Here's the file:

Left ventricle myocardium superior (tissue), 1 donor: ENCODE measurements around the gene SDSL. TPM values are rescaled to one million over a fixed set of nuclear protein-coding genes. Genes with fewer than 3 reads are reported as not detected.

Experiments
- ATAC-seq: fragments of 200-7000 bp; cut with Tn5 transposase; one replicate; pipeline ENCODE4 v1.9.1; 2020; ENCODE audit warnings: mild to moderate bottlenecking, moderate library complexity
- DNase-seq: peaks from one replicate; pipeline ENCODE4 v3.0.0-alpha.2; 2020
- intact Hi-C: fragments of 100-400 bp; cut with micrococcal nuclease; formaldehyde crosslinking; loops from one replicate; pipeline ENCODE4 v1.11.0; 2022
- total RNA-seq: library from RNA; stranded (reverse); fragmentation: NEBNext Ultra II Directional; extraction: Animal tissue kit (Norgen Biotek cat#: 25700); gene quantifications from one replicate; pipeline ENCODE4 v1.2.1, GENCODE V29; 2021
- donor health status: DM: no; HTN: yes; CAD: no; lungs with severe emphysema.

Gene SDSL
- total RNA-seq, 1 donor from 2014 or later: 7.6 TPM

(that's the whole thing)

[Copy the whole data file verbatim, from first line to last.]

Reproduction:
Left ventricle myocardium superior (tissue), 1 donor: ENCODE measurements around the gene SDSL. TPM values are rescaled to one million over a fixed set of nuclear protein-coding genes. Genes with fewer than 3 reads are reported as not detected.

Experiments
- ATAC-seq: fragments of 200-7000 bp; cut with Tn5 transposase; one replicate; pipeline ENCODE4 v1.9.1; 2020; ENCODE audit warnings: mild to moderate bottlenecking, moderate library complexity
- DNase-seq: peaks from one replicate; pipeline ENCODE4 v3.0.0-alpha.2; 2020
- intact Hi-C: fragments of 100-400 bp; cut with micrococcal nuclease; formaldehyde crosslinking; loops from one replicate; pipeline ENCODE4 v1.11.0; 2022
- total RNA-seq: library from RNA; stranded (reverse); fragmentation: NEBNext Ultra II Directional; extraction: Animal tissue kit (Norgen Biotek cat#: 25700); gene quantifications from one replicate; pipeline ENCODE4 v1.2.1, GENCODE V29; 2021
- donor health status: DM: no; HTN: yes; CAD: no; lungs with severe emphysema.

Gene SDSL
- total RNA-seq, 1 donor from 2014 or later: 7.6 TPM